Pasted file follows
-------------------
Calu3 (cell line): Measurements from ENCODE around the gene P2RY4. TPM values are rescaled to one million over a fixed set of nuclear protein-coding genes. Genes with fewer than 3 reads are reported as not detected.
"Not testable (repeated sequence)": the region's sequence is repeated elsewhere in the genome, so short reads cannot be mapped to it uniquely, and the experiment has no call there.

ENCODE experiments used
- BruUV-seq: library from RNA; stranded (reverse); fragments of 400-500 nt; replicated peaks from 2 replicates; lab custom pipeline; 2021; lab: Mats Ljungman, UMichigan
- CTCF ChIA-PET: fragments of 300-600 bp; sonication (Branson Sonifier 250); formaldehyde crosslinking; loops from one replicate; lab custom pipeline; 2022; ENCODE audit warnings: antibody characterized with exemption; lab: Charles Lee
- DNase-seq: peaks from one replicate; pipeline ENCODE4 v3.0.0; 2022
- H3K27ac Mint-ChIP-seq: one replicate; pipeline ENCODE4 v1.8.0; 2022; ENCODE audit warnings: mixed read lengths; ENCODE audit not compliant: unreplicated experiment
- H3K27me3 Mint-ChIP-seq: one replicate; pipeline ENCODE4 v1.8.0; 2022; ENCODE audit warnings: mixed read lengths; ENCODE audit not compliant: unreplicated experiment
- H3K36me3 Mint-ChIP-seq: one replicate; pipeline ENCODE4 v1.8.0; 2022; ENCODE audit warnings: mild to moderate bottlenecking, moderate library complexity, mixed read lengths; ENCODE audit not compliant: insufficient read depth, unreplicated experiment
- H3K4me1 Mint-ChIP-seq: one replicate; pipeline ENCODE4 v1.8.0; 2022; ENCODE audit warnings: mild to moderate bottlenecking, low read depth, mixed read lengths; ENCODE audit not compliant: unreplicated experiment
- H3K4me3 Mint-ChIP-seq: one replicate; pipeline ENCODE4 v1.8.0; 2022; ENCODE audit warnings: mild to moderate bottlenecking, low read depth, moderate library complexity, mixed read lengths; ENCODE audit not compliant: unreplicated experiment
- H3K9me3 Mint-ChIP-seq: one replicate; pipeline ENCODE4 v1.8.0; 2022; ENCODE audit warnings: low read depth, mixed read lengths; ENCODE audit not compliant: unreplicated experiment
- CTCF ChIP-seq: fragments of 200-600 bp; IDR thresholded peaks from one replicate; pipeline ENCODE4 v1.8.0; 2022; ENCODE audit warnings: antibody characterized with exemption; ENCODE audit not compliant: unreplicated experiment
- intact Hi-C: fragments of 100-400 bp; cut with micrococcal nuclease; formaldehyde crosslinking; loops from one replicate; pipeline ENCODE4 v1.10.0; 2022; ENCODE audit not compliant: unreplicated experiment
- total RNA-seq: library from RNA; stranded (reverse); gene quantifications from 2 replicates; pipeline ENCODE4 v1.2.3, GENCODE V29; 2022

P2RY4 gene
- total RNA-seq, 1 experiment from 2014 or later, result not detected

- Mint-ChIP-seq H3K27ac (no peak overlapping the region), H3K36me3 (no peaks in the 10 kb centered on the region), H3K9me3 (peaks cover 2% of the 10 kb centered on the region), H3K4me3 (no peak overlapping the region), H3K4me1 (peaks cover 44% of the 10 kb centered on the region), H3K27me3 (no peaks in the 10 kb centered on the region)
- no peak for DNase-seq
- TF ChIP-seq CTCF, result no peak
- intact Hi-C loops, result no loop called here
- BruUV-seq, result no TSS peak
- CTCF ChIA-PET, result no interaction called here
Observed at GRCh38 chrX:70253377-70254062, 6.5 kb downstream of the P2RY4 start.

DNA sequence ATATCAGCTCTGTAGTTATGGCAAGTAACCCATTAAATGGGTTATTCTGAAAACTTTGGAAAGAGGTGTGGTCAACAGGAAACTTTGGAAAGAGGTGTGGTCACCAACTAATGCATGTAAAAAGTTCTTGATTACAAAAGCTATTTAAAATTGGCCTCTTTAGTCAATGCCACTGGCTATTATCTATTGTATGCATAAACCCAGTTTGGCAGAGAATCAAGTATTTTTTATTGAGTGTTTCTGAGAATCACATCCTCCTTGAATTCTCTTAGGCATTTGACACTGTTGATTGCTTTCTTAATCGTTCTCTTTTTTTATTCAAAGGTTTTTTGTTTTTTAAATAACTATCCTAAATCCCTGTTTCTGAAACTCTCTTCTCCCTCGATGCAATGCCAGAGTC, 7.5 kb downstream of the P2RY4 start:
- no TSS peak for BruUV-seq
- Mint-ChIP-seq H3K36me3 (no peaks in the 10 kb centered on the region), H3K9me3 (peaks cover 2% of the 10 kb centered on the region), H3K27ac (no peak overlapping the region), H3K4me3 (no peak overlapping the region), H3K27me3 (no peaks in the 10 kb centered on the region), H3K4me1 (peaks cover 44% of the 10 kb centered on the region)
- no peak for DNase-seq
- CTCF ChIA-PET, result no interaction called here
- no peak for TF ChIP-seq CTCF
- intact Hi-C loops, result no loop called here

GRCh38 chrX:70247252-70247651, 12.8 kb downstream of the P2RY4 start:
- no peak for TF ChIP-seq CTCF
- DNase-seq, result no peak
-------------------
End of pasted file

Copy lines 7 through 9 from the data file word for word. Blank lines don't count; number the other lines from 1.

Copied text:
- H3K27ac Mint-ChIP-seq: one replicate; pipeline ENCODE4 v1.8.0; 2022; ENCODE audit warnings: mixed read lengths; ENCODE audit not compliant: unreplicated experiment
- H3K27me3 Mint-ChIP-seq: one replicate; pipeline ENCODE4 v1.8.0; 2022; ENCODE audit warnings: mixed read lengths; ENCODE audit not compliant: unreplicated experiment
- H3K36me3 Mint-ChIP-seq: one replicate; pipeline ENCODE4 v1.8.0; 2022; ENCODE audit warnings: mild to moderate bottlenecking, moderate library complexity, mixed read lengths; ENCODE audit not compliant: insufficient read depth, unreplicated experiment